What’s so special about Swiss Chalet?

A look at how the iconic restaurant chain's new creative platform aims to build upon its own unique culture.

Swiss Chalet hopes long-time customers and new visitors alike will want to be a part of the restaurant’s one-of-a-kind experiences that are being highlighted in a new creative platform.

The new “Nothing Else is Swiss” platform launched this week with three spots airing on TV and pre-roll online. The new commercials tap into the things that loyal Swiss Chalet customers know and love, be it through the unique ways diners use their Chalet Sauce, how they “over-order” for their families to cash in on leftovers, or the methods that go into making the restaurant’s signature rotisserie chicken. The spots and platform were developed by 123W, with media buying by Vancouver-based Genuine Retail Media.

The three spots are the first in a planned six to eight the agency will produce annually, including some for a new product launch that will come before the end of the year.

The agency won Swiss Chalet’s television and radio business in the fall after some successful work for the chain in the summer. Aside from a holiday spot, the agency has mostly been working on developing the new creative platform for the restaurant, which Rob Sweetman, co-founder and CD at 123W, says looks to utilize its “untapped” pre-existing brand affinity.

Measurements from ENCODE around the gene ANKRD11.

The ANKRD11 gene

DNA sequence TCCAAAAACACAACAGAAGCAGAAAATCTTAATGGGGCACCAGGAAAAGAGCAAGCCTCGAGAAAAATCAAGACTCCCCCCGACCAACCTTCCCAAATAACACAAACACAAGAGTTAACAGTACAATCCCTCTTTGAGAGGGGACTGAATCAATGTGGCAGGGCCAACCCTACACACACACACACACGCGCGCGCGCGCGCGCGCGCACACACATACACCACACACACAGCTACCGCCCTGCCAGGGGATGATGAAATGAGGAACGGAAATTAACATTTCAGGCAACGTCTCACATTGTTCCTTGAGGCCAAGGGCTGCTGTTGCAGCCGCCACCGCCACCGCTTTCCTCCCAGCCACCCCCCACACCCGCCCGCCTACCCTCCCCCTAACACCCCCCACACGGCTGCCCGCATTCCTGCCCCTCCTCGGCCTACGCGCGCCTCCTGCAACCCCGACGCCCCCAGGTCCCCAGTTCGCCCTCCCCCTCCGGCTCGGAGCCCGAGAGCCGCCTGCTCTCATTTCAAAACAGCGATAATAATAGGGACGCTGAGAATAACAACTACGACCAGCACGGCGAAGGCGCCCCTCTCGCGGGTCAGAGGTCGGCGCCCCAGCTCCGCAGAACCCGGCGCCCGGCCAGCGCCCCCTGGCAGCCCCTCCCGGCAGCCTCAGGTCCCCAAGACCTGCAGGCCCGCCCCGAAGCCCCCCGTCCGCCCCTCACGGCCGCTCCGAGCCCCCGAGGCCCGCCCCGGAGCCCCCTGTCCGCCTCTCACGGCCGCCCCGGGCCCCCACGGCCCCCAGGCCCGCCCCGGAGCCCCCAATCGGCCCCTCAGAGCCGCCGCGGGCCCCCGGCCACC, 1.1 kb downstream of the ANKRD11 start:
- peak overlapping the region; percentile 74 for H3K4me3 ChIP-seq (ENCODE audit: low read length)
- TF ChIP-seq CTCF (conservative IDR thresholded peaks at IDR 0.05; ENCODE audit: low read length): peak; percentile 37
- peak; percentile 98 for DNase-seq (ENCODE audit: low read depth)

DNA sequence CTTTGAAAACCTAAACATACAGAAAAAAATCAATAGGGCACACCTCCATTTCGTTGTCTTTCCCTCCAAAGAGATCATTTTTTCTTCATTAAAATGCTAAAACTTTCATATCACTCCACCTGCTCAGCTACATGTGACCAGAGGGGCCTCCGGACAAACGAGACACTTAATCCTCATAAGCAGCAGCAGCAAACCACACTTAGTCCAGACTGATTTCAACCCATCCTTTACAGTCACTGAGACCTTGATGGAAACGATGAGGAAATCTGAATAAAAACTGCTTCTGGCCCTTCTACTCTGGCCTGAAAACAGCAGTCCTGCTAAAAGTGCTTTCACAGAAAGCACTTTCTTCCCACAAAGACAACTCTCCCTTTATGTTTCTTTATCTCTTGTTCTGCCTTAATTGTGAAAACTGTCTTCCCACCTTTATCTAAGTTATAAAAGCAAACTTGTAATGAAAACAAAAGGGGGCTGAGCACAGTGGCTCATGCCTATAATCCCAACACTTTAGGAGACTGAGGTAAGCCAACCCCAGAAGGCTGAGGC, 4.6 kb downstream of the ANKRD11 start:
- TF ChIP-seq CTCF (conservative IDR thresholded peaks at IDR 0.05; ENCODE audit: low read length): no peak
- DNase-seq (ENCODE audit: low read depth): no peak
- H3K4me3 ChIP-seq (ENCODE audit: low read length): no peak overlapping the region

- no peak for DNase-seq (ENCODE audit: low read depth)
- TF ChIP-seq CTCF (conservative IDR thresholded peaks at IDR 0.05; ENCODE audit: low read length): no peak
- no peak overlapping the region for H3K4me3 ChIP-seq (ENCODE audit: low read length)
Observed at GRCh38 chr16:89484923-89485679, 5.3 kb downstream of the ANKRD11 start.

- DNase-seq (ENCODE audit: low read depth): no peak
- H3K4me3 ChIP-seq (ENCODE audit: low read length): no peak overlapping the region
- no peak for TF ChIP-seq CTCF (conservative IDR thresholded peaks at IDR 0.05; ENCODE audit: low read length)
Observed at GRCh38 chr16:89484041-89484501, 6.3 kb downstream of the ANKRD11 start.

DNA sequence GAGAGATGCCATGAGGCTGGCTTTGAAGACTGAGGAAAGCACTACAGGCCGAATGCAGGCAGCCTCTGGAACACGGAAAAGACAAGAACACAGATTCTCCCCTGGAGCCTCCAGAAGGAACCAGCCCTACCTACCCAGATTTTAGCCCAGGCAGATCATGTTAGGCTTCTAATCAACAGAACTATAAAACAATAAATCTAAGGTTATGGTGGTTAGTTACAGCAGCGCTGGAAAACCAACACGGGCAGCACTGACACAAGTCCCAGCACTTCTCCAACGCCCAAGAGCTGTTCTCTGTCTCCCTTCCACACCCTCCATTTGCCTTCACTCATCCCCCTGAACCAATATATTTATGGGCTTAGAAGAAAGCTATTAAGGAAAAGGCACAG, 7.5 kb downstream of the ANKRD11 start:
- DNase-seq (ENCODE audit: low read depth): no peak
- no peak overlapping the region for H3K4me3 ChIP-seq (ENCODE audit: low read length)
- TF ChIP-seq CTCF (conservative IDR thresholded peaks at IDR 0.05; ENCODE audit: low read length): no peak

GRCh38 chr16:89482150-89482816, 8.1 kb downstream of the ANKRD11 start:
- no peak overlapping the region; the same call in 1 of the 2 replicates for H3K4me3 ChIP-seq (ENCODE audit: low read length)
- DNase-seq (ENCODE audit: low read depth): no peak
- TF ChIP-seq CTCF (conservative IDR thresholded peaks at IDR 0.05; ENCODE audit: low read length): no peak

“In the past, they only really focused on the food and showcasing the product. But something that kept coming up in our research online was seeing people that have grown up with the brand defend it to the death and have all these stories that haven’t been told before,” says Sweetman. “We kept comparing it to other brands across Canada, and no one, except maybe Tims and Canadian Tire, really comes close in terms of that iconic status.”

Bryan Collins, co-founder and CD at 123W, adds: “Swiss Chalet is different for so many people, be it [what] they order or the ways they eat it, but they all love it equally. It’s a really interesting product in that sense, because it’s the same food but very personalized for each person.”

However, with such a culture built around the brand, Sweetman says the challenge in developing the platform was making sure the stories presented didn’t make it seem too exclusive to those who might not have grown up with it.

“There was a fine line we tried to walk, and we presented a few ideas that were a bit far down that path,” he says. “They used this special language, like Tim Hortons’ ‘double-double,’ but that would have excluded some of the viewing audience that wouldn’t have known what we were talking about. What we ended up with showcases that this is a brand people have genuine passion for, and others will want to be a part of.”